We saw lots of religion-themed horror in the late '60s and '70s with the aforementioned Rosemary's Baby/Exorcist/Omen trio, and demonic possession seems to be a theme that never quite goes out of style. What I've always found interesting is that the church tends not to have a fond view of such works... yet in these tales, religious figures are quite often portrayed as heroic. Has there ever been a stronger champion of Christianity than Max von Sydow's Father Merrin in The Exorcist? The crucifix, holy water, and the Eucharist are all brought to bear against the demon-possessed girl Regan, culminating with the repeated chanting of "the power of Christ compels you!" during the climax. 

Coincidentally enough, I've done two radio shows about horror cinema and societal context! Both were with Kendall Phillips of Syracuse University (and the latter was a podcast for CHIRP), you can find them here and here. Kendall does a much better job of articulating the link between horror and real-world fears than I ever could, but he has mentioned that it's often difficult to dissect current horror trends as they're happening? Distance and historical context brings clarity. Of course, it's not a shock that the internet and social media are being woven into current horror themes, from Unfriended to The Denas well as various episodes of Black Mirror.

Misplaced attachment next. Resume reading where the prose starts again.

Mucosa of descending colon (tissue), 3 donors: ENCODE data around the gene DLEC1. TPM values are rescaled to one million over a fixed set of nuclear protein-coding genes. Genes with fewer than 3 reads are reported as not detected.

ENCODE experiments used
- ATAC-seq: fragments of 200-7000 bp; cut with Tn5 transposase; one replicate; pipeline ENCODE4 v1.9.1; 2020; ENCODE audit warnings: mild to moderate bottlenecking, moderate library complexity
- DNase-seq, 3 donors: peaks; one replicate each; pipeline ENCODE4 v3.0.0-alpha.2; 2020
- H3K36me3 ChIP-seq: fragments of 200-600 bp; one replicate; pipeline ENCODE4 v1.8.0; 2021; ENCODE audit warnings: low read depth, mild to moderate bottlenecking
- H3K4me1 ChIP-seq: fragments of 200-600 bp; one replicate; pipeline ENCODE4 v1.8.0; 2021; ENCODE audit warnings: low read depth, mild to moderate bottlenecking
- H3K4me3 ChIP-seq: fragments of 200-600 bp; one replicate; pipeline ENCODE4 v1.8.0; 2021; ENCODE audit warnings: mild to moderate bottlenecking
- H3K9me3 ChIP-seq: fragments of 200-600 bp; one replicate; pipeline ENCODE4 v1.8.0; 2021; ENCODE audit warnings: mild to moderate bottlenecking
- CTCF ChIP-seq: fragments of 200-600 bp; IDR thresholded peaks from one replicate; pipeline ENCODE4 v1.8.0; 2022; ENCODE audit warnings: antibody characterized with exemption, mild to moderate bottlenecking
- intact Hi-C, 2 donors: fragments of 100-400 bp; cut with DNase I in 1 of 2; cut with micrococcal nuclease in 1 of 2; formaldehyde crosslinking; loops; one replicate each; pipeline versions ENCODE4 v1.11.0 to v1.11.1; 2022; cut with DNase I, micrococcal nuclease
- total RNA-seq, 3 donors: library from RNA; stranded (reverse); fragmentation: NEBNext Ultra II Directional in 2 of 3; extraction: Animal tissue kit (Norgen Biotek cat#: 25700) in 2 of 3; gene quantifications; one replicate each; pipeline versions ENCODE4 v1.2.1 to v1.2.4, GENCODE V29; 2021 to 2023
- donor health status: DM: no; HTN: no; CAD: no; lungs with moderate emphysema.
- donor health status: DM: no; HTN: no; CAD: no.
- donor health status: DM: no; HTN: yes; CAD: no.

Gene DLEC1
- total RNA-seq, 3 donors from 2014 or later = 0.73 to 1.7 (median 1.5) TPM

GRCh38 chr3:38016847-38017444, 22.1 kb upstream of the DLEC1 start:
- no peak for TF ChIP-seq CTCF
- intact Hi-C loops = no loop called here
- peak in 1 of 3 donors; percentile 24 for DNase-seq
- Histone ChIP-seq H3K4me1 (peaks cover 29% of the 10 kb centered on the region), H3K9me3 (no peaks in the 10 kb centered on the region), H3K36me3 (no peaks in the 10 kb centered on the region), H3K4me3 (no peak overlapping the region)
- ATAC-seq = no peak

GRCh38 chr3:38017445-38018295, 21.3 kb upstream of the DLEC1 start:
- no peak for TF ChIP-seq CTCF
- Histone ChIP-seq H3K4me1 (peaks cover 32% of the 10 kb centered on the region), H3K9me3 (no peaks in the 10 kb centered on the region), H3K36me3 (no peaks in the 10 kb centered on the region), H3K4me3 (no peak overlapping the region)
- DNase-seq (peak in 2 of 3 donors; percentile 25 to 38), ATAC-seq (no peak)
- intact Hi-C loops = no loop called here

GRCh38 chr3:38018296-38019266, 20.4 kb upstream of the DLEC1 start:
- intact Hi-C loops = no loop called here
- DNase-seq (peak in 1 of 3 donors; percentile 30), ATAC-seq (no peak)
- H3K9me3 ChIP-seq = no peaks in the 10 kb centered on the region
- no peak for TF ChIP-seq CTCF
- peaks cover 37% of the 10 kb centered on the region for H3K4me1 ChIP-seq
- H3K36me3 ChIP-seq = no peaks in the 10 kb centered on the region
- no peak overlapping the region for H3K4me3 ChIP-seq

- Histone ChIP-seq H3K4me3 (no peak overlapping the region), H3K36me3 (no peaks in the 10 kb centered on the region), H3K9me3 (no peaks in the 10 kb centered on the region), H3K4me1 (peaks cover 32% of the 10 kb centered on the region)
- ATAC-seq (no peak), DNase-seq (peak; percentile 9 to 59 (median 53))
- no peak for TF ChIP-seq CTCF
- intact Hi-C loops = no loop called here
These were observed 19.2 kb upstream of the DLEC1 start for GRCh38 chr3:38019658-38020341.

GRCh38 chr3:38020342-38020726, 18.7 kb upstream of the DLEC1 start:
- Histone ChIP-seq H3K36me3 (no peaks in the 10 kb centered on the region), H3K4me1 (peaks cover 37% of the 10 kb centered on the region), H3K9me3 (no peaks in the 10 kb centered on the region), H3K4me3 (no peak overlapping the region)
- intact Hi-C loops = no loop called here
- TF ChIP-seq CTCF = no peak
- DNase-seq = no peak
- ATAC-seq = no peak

Is there a kind of horror film I won't watch? This probably won't surprise you or other readers, but the horror/comedy shock subgenre -- probably most exemplified by the Evil Dead franchise -- just ain't for me. I like my terror unadulterated! That being said, there have certainly been self-referential horror films like Scream and Cabin in the Woods* that worked for me, and in particular, the last 15 minutes or so of Cabin was one of most tense and shocking sequences I've seen. 

[* Cabin producer Joss Whedon mentioned how the film was a critique of the horror genre, and that he specifically disliked the "torture porn" direction it had taken.]

Did you see the movie? Want to add to the conversation? Leave a comment below!

 

 

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Categorized: The Fourth Wall

Topics: the babadook